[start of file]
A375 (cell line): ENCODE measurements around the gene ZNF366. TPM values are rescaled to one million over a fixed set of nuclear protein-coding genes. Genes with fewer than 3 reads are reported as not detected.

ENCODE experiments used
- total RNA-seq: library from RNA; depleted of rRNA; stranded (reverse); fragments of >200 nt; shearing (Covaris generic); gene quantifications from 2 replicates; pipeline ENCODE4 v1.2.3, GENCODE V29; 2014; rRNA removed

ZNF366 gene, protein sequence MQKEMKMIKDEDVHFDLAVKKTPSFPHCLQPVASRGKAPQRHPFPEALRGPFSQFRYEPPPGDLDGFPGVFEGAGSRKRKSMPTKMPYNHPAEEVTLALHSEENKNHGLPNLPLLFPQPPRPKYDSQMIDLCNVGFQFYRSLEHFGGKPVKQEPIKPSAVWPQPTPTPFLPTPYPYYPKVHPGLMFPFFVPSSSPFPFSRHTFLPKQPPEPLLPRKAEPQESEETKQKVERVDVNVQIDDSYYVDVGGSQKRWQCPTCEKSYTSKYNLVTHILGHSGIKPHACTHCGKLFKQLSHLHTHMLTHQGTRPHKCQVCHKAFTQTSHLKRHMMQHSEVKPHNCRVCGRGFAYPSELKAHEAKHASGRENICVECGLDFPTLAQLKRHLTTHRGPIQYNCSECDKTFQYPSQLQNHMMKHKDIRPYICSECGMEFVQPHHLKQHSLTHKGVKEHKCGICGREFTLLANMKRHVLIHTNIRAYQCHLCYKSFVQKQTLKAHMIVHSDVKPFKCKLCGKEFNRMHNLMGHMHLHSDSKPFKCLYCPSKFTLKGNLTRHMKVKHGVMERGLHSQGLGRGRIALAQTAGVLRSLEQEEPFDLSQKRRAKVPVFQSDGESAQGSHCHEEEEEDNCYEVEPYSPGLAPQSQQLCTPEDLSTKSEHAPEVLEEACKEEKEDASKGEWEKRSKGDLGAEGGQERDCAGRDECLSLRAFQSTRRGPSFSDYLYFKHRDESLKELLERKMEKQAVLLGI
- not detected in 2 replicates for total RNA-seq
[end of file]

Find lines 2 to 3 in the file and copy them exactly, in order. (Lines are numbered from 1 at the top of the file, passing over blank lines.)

ENCODE experiments used
- total RNA-seq: library from RNA; depleted of rRNA; stranded (reverse); fragments of >200 nt; shearing (Covaris generic); gene quantifications from 2 replicates; pipeline ENCODE4 v1.2.3, GENCODE V29; 2014; rRNA removed